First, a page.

The Emory Center on Health Outcomes and Quality (CHOQ) has received
$270,000 from the federal Agency for Healthcare Research and Quality
to study the effects of last year’s terror and anthrax attacks
on the health care system. The findings will be used to help the
health care community understand, anticipate and better prepare
for the impact of possible future terrorism.
A team from CHOQ and the Center for Public Health Preparedness and
Research, both in the Rollins School of Public Health, will study
the effects of stress-aggravated or stress-related diseases on health
care demands and costs.
“Terrorism brought about fear and disruption of our daily
lives that left a psychological aftershock,” said co-principal
investigator Diane Green, research assistant professor in public
health. “Anxiety disorders, post-traumatic stress disorder
and depression may be the tip of the iceberg for health effects
and demands on health systems.”
“Certain types of health care utilization, especially of mental
health services, have probably increased since last fall, and the
magnitude of the effect may depend on how close individuals were
to the World Trade Center bombings and to the anthrax victims,”
said fellow co-principal investigator Ruth Berkelman, Rollins Professor
and director of Center for Public Health Preparedness and Research.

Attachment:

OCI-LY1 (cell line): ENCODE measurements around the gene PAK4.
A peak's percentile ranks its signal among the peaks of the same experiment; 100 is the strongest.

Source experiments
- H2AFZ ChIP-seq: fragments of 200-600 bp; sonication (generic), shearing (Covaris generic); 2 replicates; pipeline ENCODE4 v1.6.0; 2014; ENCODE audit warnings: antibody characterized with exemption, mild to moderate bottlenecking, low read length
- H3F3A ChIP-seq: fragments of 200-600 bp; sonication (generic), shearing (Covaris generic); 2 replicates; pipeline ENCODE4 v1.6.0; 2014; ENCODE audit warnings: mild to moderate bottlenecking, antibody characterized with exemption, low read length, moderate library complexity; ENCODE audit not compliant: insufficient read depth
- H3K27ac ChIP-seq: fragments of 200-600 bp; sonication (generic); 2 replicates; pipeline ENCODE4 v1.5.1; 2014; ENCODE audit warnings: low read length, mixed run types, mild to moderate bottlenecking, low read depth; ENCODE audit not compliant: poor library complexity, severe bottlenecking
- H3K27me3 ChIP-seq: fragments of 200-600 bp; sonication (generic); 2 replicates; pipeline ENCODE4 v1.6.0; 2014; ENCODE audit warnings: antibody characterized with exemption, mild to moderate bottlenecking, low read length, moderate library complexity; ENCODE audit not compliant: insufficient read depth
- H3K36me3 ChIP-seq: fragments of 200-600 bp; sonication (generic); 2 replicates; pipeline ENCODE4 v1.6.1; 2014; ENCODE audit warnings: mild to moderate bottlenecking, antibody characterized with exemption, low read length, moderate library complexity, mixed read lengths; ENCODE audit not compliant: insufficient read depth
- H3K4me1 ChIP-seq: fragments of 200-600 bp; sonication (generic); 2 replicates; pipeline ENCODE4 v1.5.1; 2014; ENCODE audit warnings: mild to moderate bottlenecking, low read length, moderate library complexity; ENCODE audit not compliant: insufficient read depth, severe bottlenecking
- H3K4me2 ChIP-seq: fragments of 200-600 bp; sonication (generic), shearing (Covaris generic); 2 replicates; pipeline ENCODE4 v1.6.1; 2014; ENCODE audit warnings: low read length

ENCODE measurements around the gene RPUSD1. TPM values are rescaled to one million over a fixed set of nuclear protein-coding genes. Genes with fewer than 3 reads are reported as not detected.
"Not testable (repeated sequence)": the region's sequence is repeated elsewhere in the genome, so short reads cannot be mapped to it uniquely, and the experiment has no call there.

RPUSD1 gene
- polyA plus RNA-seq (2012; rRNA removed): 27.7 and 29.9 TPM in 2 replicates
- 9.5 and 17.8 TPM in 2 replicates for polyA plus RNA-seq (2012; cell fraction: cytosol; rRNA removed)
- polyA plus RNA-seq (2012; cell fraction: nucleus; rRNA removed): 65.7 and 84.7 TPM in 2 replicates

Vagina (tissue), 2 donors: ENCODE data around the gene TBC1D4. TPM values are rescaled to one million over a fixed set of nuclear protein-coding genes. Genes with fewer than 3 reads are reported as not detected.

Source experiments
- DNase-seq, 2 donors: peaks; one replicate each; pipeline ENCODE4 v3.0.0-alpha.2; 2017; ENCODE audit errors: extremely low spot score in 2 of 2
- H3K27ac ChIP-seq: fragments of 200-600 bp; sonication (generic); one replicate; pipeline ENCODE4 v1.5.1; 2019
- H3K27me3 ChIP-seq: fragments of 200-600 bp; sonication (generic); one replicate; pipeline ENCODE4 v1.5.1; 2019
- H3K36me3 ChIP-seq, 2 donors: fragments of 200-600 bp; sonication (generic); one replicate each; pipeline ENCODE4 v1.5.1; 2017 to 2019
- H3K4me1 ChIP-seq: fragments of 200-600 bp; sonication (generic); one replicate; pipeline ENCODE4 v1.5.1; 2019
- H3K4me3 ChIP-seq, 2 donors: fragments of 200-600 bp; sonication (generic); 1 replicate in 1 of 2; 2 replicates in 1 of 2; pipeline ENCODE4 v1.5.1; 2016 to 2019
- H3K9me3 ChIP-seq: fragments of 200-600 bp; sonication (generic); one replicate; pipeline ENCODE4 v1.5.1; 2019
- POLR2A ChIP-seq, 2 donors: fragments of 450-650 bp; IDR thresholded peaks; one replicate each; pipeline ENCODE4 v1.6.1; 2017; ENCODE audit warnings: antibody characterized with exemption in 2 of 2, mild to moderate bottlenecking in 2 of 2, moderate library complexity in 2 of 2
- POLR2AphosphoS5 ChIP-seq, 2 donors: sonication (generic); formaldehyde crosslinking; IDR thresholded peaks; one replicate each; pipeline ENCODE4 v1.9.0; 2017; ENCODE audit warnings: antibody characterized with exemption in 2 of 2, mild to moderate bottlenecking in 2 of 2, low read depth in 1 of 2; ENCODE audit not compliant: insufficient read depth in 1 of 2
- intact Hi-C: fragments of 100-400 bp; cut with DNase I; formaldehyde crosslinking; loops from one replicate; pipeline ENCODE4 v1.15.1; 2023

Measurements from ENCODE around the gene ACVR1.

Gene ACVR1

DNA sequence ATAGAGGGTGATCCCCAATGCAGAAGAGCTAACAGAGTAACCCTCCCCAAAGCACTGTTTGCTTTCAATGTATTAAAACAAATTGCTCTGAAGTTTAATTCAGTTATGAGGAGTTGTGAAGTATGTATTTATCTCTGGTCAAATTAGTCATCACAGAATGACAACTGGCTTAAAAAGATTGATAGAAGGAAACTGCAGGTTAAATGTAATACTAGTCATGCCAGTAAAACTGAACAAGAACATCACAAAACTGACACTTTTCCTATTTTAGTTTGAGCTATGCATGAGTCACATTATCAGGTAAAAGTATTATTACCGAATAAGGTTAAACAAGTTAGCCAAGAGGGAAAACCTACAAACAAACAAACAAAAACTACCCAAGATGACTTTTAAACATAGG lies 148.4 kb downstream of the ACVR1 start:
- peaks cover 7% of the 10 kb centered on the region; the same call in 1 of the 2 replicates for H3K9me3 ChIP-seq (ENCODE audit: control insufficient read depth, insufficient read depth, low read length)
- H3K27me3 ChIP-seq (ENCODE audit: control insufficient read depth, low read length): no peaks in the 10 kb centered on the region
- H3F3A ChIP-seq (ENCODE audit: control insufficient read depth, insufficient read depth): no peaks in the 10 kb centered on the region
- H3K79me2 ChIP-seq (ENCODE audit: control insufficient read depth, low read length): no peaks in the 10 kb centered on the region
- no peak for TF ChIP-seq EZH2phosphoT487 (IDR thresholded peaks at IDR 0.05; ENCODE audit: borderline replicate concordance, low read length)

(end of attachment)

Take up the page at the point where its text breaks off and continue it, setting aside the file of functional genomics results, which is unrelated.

“We expect to see fewer effects further from New York and
the East Coast, but some effects on mental health and other services
may be nationwide.
“Immediately following a major terrorism event like 9/11,”
Berkelman continued, “it is unclear whether people will increase
or decrease visits such as those for routine care, minor illnesses
or elective medical procedures.”
Researchers will use data collected from certain Aetna health plans
because of the insurer’s diverse membership; it has members
in 47 states and offers both HMO and PPO-based products. Using the
statistical information, researchers will be able to examine multiple
health outcomes and stratify analyses by location, type of product
and demographics. To determine costs to the health care system,
utilization patterns will be studied in inpatient, outpatient and
emergency department settings.
The study population will be selected using people in the areas
directly affected by the terrorist events of September–October
2001 (Washington, parts of New York, New Jersey and Florida) and
a sample of the member population in several other areas based on
the nine standard divisions defined by the U.S. Census Bureau.
Green and Berkelman said that while stress has been recognized as
a risk factor for numerous illnesses, less is known about the clinical
effects of terrorism on health care utilization for mental health
disorders (such as depression and anxiety disorders) as well as
physical conditions such as cardiovascular disease and asthma.
“This study is a contribution to national preparedness,”
Berkelman said. “By understanding the impact of specific terror-related
events, the health care community is better prepared to anticipate
both the short- and long-term impact of future events.”
The CHOQ is a multischool, multidisciplinary group within the Woodruff
Health Sciences Center created to conduct outcomes-based research
that includes assessing and improving methods for measuring quality
of care and designing interventions to improve health outcomes.
It works with consumers, physicians and insurers to evaluate and
implement new approaches for improving quality of care.